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certainly spoke about that later and said it was one of his greatest regrets that he was not able to do more to halt the violence there was a small piece of keeping mission there at the time and certainly some believe the u.n. should have done more at the time when he took the top job he was secretary general who saw then a new u.s. administration which went in to afghanistan after nine eleven and then a very difficult thing for a secretary general something with current secretary general is facing on syria he faced on iraq which is a divided security council them particularly divided among the five permanent members of the security council those five countries in many ways are the main masters of the secretary general and yet he found himself with the u.s. and the u.k. supporting the invasion of iraq and russia and china and france very
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much on the other side and he had to try and steer a course which eventually evolved the u.n. going back into iraq to try and deal with the aftermath of the invasion but then you had fifteen years ago almost to the day the bombing of the u.n. compound twenty two u.n. staffers killed one of the black days of his time as secretary general iraq also one of the biggest controversies of his time as secretary general because to help the iraqis they set up the oil for food program but that grew increasingly corrupt and there were even allegations about. zone son kojo and his involvement with an oil company. james you know despite all the seriousness and the fact that this man very proud african could knock heads together and get people to talk around a table he did have a lighter side that perhaps we never saw that much but you were witness to that at least on one occasion. you know he did have a sense of humor which i think is what helped him through. some of these very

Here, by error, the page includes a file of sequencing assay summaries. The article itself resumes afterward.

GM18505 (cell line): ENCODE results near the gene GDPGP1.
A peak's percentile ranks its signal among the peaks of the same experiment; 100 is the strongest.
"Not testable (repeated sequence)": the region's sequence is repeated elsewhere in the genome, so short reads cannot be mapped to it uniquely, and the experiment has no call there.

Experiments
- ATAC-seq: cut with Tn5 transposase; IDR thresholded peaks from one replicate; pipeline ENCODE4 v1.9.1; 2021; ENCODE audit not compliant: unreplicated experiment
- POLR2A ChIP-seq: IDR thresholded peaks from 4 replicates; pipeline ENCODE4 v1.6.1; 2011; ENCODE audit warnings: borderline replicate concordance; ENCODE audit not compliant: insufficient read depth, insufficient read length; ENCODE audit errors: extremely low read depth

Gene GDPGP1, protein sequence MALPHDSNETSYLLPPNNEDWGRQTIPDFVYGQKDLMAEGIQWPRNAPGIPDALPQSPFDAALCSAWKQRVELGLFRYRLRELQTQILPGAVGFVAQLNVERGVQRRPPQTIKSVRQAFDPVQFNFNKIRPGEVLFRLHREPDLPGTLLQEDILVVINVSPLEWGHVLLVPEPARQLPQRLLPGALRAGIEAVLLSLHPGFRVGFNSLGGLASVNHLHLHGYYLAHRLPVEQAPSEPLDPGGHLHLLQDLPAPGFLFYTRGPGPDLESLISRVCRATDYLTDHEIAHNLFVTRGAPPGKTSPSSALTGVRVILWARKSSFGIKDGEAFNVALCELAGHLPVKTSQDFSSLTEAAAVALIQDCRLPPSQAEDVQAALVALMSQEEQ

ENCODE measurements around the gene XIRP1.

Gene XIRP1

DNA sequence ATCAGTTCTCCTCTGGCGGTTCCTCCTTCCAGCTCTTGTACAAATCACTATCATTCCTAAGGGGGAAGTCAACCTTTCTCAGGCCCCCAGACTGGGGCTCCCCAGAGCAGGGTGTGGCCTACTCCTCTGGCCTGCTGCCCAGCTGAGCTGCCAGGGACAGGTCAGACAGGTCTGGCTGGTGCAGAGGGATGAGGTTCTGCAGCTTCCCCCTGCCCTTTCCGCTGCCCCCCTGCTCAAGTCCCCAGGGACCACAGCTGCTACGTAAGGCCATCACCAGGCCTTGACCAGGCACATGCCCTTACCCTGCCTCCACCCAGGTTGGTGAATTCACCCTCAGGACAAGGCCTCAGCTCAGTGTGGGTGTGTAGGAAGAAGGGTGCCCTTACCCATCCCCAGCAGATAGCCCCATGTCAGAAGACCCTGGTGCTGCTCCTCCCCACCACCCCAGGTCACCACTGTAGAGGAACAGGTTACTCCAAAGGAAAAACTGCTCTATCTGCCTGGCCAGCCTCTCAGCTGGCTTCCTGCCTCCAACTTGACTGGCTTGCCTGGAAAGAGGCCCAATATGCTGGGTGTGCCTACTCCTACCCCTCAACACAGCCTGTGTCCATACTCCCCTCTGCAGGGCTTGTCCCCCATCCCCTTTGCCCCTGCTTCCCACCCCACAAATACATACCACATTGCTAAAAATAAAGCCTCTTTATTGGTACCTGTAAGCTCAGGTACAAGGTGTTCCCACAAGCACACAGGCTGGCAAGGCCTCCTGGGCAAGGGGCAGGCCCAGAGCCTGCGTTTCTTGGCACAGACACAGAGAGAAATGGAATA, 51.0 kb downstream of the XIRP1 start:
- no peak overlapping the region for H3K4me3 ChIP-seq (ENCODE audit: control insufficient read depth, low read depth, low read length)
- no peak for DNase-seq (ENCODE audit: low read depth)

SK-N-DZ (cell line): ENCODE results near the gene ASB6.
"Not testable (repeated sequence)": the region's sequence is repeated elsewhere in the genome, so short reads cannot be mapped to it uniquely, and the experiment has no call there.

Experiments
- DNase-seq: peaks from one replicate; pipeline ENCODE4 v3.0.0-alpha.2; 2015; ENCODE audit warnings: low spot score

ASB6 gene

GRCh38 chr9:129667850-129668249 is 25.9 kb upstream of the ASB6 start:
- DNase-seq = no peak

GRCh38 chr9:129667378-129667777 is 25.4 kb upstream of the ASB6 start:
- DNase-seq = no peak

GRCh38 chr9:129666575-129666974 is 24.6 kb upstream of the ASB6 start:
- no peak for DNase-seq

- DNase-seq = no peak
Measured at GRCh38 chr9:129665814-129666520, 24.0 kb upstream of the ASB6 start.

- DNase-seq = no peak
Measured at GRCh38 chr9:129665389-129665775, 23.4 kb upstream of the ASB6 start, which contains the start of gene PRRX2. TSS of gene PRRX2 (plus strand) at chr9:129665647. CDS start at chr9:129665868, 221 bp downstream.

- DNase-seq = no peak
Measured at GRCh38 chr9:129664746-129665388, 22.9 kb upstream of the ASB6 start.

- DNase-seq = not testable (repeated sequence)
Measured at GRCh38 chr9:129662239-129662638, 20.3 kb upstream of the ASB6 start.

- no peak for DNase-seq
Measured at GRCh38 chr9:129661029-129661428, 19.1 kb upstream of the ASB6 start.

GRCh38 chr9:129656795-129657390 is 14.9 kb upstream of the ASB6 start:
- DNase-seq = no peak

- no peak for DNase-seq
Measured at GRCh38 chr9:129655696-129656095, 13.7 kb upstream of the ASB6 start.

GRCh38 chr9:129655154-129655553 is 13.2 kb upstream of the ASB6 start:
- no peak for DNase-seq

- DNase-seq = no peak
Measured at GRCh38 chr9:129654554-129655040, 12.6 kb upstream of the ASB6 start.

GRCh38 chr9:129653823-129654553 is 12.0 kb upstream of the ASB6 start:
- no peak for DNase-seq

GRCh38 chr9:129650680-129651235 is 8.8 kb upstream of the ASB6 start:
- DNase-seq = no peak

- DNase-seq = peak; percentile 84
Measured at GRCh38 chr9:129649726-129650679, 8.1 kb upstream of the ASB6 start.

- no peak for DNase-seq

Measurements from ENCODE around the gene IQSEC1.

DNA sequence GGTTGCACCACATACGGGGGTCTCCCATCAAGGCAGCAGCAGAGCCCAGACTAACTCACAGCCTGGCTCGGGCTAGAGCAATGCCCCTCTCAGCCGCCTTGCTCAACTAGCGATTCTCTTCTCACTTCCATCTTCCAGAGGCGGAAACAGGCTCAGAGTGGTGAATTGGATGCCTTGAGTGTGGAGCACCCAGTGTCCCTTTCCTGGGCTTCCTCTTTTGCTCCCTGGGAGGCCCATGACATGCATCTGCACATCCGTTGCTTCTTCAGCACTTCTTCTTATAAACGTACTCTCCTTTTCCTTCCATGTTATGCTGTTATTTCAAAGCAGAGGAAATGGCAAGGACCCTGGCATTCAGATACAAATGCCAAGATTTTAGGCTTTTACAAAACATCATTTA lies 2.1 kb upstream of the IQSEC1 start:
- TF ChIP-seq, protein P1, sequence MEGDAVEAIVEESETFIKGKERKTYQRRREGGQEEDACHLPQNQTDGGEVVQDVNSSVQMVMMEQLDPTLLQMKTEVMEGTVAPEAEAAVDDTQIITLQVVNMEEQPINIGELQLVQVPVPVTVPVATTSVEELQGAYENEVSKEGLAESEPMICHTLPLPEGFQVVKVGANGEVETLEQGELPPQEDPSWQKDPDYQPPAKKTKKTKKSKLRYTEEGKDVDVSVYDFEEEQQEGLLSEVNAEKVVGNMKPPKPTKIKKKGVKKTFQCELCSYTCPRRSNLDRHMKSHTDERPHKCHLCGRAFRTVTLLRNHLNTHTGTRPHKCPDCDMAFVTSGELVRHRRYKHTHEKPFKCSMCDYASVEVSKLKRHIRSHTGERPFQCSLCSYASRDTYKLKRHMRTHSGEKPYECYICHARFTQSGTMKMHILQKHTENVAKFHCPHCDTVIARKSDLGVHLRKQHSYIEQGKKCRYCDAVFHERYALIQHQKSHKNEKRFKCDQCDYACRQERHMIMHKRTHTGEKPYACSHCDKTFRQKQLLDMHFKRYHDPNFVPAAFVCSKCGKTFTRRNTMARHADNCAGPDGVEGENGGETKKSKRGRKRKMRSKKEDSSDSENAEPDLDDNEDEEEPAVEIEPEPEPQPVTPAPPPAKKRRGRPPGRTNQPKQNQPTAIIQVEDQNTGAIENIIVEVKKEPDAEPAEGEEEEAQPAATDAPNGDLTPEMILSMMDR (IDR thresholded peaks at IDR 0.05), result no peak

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difficult times because remember he didn't give up diplomacy when he gave up the u.n. he went on to serve as the u.n. and arab league's envoy in syria coming up with a police plan in twenty twelve if people had listened to him in a bay that power and then the war in syria would have ended some six years ago and also working very hard on me and my. crisis but i think behind the scenes there was a sense of humor that helped him through in fact i was joking with him in davos at the beginning of the year in switzerland and thanking him for his involvement in a video for the u.n. correspondents who do a garland dinner in aid of charity at the end of each year and he actually did a video for the christmas scarlet dinner last year and the main punchline of his joke was he hadn't actually been the secretary general at all throughout his time as secretary general his punch line was he'd been played by morgan freeman. really